Kick the Dust Up

The pub was loud and busy, and while she had become very comfortable with the modern languages spoken outside of her homeland, Ausrine still found herself overwhelmed by noise when she had nothing in particular to listen to. She was waiting for Darja to stop talking to some young man on the other side of the room, but they were much too far away for her to hope to make out their conversation.

Her thoughts drifted back to what was troubling her. Ausrine had thought, somehow, that she would have made more progress by now. Here it was the last harvest festival and she was still sleeping in Darja’s guest room. It wasn’t that she disliked Darja’s company; the two had become lovers recently, and Ausrine did not regret it in the slightest. She only wished she had a bit more direction.

“Well that was interesting,” Darja said as she sat down. “You’re getting a reputation, my dear. That gentleman just invited us to another harvest festival.”

Ausrine sighed. The harvest festivals seemed so dry and perfunctory to her, despite Darja’s assurances that continuing to make contacts would only help.

“Oh, don’t make that face,” Darja interrupted her thoughts. “Besides which, he said it’s a more pastoral tradition, so perhaps you’ll like this one.”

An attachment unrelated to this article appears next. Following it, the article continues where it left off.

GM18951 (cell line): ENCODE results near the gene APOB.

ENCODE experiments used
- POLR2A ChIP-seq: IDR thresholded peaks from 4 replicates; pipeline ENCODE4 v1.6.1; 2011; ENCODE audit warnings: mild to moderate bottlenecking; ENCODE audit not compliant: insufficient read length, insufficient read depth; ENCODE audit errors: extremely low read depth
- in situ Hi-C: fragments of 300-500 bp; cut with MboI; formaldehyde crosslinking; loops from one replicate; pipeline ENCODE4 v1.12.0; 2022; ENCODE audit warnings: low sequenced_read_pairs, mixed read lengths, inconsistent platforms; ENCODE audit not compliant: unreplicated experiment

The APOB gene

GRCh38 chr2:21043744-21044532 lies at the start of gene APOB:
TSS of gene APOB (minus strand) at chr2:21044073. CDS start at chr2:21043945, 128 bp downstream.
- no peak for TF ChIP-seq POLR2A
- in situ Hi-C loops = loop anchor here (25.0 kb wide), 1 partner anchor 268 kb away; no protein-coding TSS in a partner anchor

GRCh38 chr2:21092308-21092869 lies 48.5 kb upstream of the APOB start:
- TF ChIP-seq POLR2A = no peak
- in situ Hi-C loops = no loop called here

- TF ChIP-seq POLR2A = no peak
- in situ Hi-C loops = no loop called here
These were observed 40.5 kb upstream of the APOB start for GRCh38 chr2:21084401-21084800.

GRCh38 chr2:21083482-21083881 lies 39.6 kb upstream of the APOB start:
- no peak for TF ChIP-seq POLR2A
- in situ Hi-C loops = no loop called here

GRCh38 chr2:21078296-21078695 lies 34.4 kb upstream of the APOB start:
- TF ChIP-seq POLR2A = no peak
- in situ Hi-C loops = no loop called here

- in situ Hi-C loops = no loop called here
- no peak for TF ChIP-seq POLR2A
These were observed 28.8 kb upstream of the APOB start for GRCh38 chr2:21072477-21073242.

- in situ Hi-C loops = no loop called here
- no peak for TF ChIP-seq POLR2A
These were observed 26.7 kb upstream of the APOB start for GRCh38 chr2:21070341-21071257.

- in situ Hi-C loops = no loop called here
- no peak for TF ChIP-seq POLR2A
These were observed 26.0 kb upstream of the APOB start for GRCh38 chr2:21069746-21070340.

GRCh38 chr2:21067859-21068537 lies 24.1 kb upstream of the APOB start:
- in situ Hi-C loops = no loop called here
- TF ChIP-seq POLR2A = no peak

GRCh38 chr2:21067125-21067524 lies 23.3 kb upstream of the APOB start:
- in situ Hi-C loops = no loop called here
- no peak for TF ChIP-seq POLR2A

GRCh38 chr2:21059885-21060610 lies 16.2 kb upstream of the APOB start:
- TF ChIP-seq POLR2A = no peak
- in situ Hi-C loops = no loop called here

Still dubious, Ausrine nonetheless followed Darja out of the pub. The man was waiting outside and gestured for them to get into a simple wagon that could have been from twenty years before or two hundred. Ausrine let Darja sit up on the bench and instead she scrambled into the back of the wagon and perched on a dry bale of hay. A procession from town? She felt more at home already.

As they left the city behind, the back of the wagon began to fill with others headed to the same destination. Some carried lanterns, others grains or root vegetables, the last offerings their land would give up for the year.

When the wagon stopped, everyone climbed out. Their host helped Darja down and explained to both her and Ausrine that they would start by circling the field, making sure nothing had been left unintentionally, no gift unreceived, and then the procession would start. Darja looked unsure but Ausrine smiled at her.